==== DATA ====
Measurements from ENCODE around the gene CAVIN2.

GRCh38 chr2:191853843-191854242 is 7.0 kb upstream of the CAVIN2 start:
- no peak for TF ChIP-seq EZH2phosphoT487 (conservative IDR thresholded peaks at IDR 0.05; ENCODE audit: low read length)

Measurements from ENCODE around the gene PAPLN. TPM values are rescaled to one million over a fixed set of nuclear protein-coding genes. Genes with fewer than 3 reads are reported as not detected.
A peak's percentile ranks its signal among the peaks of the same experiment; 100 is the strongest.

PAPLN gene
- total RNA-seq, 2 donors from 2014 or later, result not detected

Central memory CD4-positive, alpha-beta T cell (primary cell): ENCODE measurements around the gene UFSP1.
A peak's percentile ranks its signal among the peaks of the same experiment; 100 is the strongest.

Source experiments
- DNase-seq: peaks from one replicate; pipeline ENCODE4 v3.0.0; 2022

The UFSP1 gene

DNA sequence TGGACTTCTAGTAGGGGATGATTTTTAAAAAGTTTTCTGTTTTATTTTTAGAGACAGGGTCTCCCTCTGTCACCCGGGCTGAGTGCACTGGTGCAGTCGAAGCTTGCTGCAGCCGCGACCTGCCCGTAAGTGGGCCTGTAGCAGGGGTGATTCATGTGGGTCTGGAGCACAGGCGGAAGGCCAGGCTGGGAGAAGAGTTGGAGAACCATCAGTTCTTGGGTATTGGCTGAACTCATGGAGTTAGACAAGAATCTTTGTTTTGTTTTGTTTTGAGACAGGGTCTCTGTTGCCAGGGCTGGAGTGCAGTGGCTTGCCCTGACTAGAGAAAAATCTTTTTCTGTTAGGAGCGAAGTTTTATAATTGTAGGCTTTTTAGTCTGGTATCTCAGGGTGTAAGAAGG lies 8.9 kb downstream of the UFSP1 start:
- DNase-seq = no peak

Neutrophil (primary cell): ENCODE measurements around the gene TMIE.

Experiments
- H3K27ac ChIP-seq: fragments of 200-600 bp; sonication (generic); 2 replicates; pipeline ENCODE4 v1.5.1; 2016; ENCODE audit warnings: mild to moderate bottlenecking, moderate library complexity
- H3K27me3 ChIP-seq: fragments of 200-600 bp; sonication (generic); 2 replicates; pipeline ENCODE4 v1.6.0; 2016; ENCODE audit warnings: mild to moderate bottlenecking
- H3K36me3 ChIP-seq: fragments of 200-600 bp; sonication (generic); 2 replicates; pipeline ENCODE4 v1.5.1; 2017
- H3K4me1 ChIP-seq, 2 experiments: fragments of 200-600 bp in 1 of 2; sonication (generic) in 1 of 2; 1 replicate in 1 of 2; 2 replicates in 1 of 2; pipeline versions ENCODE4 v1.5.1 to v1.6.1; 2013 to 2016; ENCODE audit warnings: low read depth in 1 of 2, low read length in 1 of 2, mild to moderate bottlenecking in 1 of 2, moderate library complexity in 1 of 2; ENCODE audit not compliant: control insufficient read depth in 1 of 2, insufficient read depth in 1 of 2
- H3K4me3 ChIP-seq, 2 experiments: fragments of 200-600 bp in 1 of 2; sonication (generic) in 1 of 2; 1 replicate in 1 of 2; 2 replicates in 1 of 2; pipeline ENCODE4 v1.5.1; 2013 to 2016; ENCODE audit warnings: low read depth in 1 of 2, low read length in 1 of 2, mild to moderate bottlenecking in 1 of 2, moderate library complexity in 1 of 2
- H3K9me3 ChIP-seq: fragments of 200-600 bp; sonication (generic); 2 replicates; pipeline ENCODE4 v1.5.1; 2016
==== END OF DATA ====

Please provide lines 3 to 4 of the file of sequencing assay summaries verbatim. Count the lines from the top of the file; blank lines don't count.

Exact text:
- no peak for TF ChIP-seq EZH2phosphoT487 (conservative IDR thresholded peaks at IDR 0.05; ENCODE audit: low read length)

Measurements from ENCODE around the gene PAPLN. TPM values are rescaled to one million over a fixed set of nuclear protein-coding genes. Genes with fewer than 3 reads are reported as not detected.